Jyoti Structures Ltd’s plan to raise funds from the market could ease pressure on profit margins by lowering interest costs. The firm has drawn up plans to raise Rs125 crore through non-convertible debentures (NCD) with detachable equity warrants to shareholders on a rights basis.
Persons in the company indicated that the fund-raising programme can be seen as interest arbitrage. The company has around Rs300 crore debt at an average interest cost of 10-11% and hopes to reduce the high-cost debt by around 2-3 percentage points after the NCD issue.
Jyoti Structures runs businesses that are working-capital-intensive; hence, the capital-raising is welcome. It operates in three core business areas: solutions in power transmission, rural electrification and sub-stations. Of this, the transmission business constitutes around 70% of overall revenues.
Graphic by Yogesh Kumar / Mint
Analysts say that working capital constraints had hindered order build-up in the last 12-15 months. From around Rs3,600 crore in the beginning of fiscal 2010, the company is likely to close the year with an order book of Rs4,100 crore. According to the management, however, the company has bids worth Rs7,000 crore in the pipeline, which should materialize in the ensuing four to six months.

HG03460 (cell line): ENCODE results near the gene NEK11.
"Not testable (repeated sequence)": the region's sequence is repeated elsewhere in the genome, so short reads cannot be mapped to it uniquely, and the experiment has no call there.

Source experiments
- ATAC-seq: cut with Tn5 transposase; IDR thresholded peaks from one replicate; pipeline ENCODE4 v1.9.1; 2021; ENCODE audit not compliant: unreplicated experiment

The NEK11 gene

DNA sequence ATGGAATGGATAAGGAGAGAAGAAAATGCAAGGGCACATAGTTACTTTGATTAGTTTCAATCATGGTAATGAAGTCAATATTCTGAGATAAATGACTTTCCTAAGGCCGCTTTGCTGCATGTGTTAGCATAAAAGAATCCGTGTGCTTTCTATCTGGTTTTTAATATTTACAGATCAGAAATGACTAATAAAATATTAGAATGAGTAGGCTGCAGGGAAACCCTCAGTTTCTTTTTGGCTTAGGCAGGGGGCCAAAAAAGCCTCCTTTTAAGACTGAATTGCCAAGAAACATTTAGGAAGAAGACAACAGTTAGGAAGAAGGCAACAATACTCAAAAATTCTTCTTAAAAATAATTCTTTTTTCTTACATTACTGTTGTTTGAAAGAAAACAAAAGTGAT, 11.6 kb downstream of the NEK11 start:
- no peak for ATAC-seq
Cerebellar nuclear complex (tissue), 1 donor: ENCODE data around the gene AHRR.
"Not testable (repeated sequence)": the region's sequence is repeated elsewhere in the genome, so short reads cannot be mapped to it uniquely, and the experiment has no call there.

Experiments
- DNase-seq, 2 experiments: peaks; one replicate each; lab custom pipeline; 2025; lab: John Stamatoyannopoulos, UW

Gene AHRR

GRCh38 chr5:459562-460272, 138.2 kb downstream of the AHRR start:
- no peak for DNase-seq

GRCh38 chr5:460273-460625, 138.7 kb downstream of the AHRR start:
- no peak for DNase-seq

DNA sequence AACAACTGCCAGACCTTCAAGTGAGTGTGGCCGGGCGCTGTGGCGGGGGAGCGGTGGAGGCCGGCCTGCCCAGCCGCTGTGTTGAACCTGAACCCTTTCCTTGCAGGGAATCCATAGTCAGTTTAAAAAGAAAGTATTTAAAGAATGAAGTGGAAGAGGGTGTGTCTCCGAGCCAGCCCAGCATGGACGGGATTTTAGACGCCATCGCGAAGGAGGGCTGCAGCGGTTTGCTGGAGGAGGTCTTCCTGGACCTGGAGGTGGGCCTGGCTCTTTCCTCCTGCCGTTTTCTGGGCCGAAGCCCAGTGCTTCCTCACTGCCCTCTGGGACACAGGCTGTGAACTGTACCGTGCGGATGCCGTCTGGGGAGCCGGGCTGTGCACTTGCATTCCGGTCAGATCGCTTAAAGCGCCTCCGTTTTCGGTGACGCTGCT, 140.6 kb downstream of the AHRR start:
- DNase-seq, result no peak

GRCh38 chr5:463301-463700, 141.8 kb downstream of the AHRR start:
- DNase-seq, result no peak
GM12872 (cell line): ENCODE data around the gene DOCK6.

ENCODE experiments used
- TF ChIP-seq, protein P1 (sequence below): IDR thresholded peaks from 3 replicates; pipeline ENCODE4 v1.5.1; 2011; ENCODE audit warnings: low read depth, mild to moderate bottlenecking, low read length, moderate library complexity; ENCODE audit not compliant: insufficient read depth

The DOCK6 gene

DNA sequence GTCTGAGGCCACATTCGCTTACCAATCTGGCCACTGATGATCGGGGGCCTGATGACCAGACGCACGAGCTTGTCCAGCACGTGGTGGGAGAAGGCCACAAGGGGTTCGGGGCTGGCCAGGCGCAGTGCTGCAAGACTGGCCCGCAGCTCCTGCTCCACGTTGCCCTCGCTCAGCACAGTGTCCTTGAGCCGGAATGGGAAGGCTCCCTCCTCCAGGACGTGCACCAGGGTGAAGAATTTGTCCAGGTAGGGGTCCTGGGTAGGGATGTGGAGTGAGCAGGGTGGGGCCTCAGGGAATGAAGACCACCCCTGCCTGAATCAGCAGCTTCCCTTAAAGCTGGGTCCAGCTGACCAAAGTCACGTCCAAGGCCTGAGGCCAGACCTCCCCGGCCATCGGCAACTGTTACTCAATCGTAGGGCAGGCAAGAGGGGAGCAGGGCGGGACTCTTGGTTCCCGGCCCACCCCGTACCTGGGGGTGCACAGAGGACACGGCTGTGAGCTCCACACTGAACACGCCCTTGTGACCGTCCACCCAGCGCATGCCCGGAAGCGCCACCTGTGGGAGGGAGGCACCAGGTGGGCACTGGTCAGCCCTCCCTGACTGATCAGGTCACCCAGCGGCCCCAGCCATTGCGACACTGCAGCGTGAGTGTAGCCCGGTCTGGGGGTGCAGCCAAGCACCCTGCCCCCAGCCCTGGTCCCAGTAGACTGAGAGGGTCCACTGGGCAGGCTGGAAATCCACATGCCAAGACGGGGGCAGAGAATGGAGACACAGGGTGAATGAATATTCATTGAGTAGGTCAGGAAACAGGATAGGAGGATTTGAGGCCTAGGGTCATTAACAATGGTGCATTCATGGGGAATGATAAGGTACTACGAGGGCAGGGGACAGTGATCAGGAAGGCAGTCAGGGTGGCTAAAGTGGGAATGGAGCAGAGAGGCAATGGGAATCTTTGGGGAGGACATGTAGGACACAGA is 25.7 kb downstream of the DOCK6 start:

While the NCD issue is a positive move from the company’s perspective, the moot question is the issue price and period when the equity warrants could be exercised. No doubt there could be an equity dilution, but given the anticipated revenue growth rate of around 20-25% in the next 24 months and the reduction in interest costs, there could be growth in earnings on a per share basis. Rising material costs, which are a key concern across most industries, may not make a dent in profitability as this is a pass-through business, where there are price escalation clauses.
So far in the nine months to December, while revenue grew by around 17% over the year-before period to about Rs1,470 crore, net profit grew by about 13% to Rs66 crore. The company’s shares have outperformed the market by a wide margin in the past one year. Valuations are currently at around 16 times past earnings, which is higher than the rate at which earnings have grown in the past three quarters. Growth rates have to pick up considerably for current valuations to be justified.
Write to us email@example.com